Two weeks ago the OECD published its education report for 2008. The report got the usual media coverage, i.e. – an extremely superficial and sloppy coverage. I took some time to run over the data, as I do every year, and added it to my notes on previous reports, and on research done by Dan Ben-David from the Tel Aviv University. Here are some of the mantras that we usually hear, and the way it relates to the data:
1. "We spend too little on education. We should spend more": First, how much is enough? Furthermore, if two countries spend the same amount but the number of children in the first country is half than the number of children in the second one, is it reasonable to say that their investments are the same? Obviously not! Thus this assertion is not well defined.
2. "We spend too little on education per student. Our spending per student are the lowest amongst the OECD": The OECD tables does show it. But, alas, the OECD tables show expenditure in terms of PPP. This is OK if we want to send our children to study in Norway; but as our children study here, we should normalize the expenditure (in terms of PPP) by the standard of living, as offered by Dan Ben-David. Following this line of though leads to the conclusion that we spend much more than many of the OECD nations. Summarizing Ben-David's data (table 6) into a chart reveals that the more nations spend the less their students tend to achieve in the PISA exams:
The chart thus tells quite a different story than the assertion above. One possible interpretation of the data is – bad education costs more!
3. "We have bad ignorant teachers and bad teacher training. Such teachers cannot lead our children to achievements": This is very true (as shown by numerous reports along the years). But is it relevant? Does the quality of teachers influence the quality of education?
A good proxy to the quality of teacher could be the ratio "teacher's wage: living standards". We shall thus use the ratio "teacher's wage: GDP". If we measure achievements by the students' scores in PISA then we get a correlation of 0.64 if the wage is the average wage of a senior teacher in primary schools and a correlation of 0.82 if the wage is the average wage of a senior teacher in high school (p<0.05). Thus the ratio "teacher's wage: GDP" can explain up to 68% of the variance! How should we interoperate that? Well, teaching is a career. Everyone who considers teaching as an option will ask "what will be my future wage in this line of trade?". If the wage, compared with the standard of living, is low then many qualified young men and women will not choose teaching as their profession. As the ratio above increases many more talented people will join teaching at schools. This will have an influence on the entire system, as senior high school teachers usually teach lower grades first.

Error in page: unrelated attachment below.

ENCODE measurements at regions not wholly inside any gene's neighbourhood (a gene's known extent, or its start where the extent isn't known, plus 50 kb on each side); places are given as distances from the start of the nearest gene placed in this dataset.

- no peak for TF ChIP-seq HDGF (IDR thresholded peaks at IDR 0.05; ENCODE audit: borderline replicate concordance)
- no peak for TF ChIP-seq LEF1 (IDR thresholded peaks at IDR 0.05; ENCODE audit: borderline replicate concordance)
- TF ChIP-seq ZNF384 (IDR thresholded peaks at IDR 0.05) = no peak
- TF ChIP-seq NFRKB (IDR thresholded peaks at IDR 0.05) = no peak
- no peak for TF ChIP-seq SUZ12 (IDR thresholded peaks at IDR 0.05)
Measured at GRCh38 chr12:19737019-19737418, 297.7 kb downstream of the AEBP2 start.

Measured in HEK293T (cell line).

4. "Teachers wage is the most important factor influencing achievements. Thus, we should at once increase the education budget". NOT! We had many such increases which led to nothing but a decrease in achievements (see Dan Ben-David's website showing an increase in the expenditure per student from 1992-2002 and a drop in achievements in those years). The system is sick, and each increase in the budget will be wasted by the endless bureaucracy. The system should be change to make it possible for teachers and students enjoy the budget in full, and make achievements worth the spending!
5. "Our classrooms are too crowded. Making classrooms smaller will make things better": OECD data shows a correlation of -0.3 between class size and achievement (p<0.05) thus classroom size contributes at most 10% to the variance. As many of the leading countries on the achievement side have extremely crowded classroom (up to 46 on average) it is very hard to deduce that making classrooms smaller will do any good. Furthermore, making classrooms smaller and nothing more can make things worse; Making classrooms smaller means more classrooms are needed. More classrooms means more teachers which means one (or two…) of two: a. Letting teachers with a part time position teach more or b. Hiring new teachers.
Option (a) is bad – disregarding a minority of idealists, people who are willing to hold a partial position and earn peanuts are not the people we want as teachers…Option (b) is worse – this means digging under the barrel…
6. "Decentralization/Privatization means that rich kids will have education and poor kids won't as opposed to the current condition": Data shows that it is the current systems that differentiate the rich from the poor. It shows that we have the highest proportion of 9th graders who study less than 2 hours of math or less then 2 hours of science a week at school amongst OECD countries. At the same time we have the highest proportion of 9th graders who study more than 4 hours of math or more then 4 hours of science a week in private lessons. Thus the current system leads to an immense differentiation in knowledge between rich and poor, as was shown by the PISA exams.